Arabella Elizabeth Roupell, Group of Irideae
Arabella Elizabeth Roupell
Group of Irideae
Specimens of The Flora of South Africa
Published by W. Nicol, 1849
Lithographs with original hand-coloring
Sheet size: 22 1/2 x 17 3/4 inches
Arabella Roupell (née Piggott, 1817-1914) was in many ways an unlikely star in the world of botanical illustration. When in 1843 her husband was posted to the Cape of Good Hope in his work for the East India Company, Roupell joined him. Nathaniel Wallich, then director of the Calcutta Botanical Garden, recognized the quality of her work and when Roupell and Wallich were all in London in 1846, he encouraged the artist to send her work to the first director of Kew, Sir William Jackson Hooker. With Hooker's enthusiastic response, Roupell with her brother-in-law had the drawings cut into stone by Paul Gauci, son of the great Maltese-British lithographer Massimo Gauci. William Henry Harvey, the Irish botanist better known for his work on algae, supplied the text. The large-format work was lavishly made, and it is often asserted that copies were made only for subscribers (103, subscribing for 111 copies). The list is certainly impressive, including Queen Victoria and Prince Albert, the directors of the East India Company, several titled people and, notably, a great many women (45). The work was published anonymously, but the hint at the very end of the work that the genus of the Roupellia grata (modern Strophanthus gratus) made a fitting connection to the work, along with the several Roupells (as well as Piggotts) in the subscriber's list, prevented the anonymity from sticking for long. The binding is consistent with (if not identical to) that of other known copies, and the central roundel with the title is identical, suggesting at most a small set of binders for the work. Frederick DuCane Godman (not a subscriber, 1834-1919) was a founding member of the British Ornithologists' Union, best known for his work on Central American birds, most notably the 63-volume Biologia Centrali-Americana. Laid in is a copied drawing of Microrhynchus sarmentosus, which flourishes in South Africa. The paper is watermarked 1863, so it may well be the work of a young Godman. The use of wash in particular is quite accomplished.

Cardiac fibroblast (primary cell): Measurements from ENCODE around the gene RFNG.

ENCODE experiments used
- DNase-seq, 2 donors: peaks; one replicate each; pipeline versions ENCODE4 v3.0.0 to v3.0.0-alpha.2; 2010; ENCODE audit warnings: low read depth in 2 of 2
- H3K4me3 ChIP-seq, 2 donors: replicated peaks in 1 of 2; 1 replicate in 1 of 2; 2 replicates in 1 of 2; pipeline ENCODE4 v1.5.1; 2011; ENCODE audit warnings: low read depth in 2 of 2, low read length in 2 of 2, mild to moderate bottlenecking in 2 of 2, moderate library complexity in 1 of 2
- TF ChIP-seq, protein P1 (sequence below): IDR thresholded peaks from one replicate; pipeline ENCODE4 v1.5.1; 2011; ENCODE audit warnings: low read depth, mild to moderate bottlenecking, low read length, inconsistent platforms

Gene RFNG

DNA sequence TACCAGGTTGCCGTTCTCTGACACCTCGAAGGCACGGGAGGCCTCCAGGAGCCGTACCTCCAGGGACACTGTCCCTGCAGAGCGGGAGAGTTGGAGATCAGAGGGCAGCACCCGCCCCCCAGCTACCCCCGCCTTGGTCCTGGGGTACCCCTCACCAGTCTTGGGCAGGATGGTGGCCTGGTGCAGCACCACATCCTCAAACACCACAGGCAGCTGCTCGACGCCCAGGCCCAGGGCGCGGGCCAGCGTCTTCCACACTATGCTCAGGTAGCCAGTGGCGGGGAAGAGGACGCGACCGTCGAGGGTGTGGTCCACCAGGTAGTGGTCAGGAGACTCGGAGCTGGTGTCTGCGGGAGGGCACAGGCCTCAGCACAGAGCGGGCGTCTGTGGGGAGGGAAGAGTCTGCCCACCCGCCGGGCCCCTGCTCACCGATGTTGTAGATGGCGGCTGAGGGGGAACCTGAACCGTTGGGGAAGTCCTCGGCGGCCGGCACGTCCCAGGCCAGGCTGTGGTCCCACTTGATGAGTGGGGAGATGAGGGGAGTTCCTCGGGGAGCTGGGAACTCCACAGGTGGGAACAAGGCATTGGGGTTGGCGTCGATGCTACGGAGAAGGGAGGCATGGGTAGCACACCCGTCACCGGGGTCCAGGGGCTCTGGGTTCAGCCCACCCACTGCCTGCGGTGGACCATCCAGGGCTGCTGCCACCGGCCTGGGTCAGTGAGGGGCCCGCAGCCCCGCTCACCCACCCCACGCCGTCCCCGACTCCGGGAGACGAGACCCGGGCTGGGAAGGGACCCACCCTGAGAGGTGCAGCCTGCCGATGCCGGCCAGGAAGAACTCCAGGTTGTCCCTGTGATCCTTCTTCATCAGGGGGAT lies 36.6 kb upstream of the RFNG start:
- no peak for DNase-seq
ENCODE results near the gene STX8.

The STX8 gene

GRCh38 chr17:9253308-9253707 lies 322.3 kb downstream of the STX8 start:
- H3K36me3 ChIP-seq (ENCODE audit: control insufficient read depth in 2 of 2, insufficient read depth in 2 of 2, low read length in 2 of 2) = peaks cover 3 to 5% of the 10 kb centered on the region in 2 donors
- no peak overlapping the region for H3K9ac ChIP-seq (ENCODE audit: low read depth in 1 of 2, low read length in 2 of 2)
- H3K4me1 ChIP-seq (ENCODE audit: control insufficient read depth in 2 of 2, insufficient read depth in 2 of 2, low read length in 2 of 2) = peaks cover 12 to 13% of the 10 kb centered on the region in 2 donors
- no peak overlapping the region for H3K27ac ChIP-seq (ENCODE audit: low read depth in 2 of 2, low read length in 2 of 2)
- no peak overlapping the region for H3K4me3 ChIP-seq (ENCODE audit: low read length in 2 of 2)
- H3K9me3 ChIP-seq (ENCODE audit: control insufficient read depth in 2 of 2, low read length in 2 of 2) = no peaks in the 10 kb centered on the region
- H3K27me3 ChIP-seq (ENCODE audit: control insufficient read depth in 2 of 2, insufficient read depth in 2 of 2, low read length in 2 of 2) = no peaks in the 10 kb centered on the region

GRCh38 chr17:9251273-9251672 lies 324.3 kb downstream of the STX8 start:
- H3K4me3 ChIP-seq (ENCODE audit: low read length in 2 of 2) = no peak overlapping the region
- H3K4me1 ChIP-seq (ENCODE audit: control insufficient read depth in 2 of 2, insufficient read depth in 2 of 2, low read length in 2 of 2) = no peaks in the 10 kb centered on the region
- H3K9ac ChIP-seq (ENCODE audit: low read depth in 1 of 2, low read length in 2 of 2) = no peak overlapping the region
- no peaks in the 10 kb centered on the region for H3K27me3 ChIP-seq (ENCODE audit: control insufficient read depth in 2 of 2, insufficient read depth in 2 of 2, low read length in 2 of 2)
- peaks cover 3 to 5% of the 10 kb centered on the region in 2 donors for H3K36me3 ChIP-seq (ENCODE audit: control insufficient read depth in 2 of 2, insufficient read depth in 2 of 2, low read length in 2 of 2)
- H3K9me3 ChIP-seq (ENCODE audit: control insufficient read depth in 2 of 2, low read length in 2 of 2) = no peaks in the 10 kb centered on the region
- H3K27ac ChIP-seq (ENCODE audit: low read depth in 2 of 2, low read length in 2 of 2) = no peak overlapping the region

Arnold, South African Botanical Art 39; BM(NH) IV:1742; Mendelssohn II:254; Nissen, BBI 1687; Sitwell, Great Flower Books 134; Stafleu-Cowan 9684.
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